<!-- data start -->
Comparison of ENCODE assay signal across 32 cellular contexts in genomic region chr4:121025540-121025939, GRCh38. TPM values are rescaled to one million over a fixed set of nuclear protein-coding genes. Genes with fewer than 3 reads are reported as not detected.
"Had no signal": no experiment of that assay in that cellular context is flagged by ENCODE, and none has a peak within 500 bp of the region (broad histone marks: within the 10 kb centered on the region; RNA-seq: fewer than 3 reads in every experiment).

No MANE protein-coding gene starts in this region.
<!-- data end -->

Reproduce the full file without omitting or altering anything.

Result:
Comparison of ENCODE assay signal across 32 cellular contexts in genomic region chr4:121025540-121025939, GRCh38. TPM values are rescaled to one million over a fixed set of nuclear protein-coding genes. Genes with fewer than 3 reads are reported as not detected.
"Had no signal": no experiment of that assay in that cellular context is flagged by ENCODE, and none has a peak within 500 bp of the region (broad histone marks: within the 10 kb centered on the region; RNA-seq: fewer than 3 reads in every experiment).

No MANE protein-coding gene starts in this region.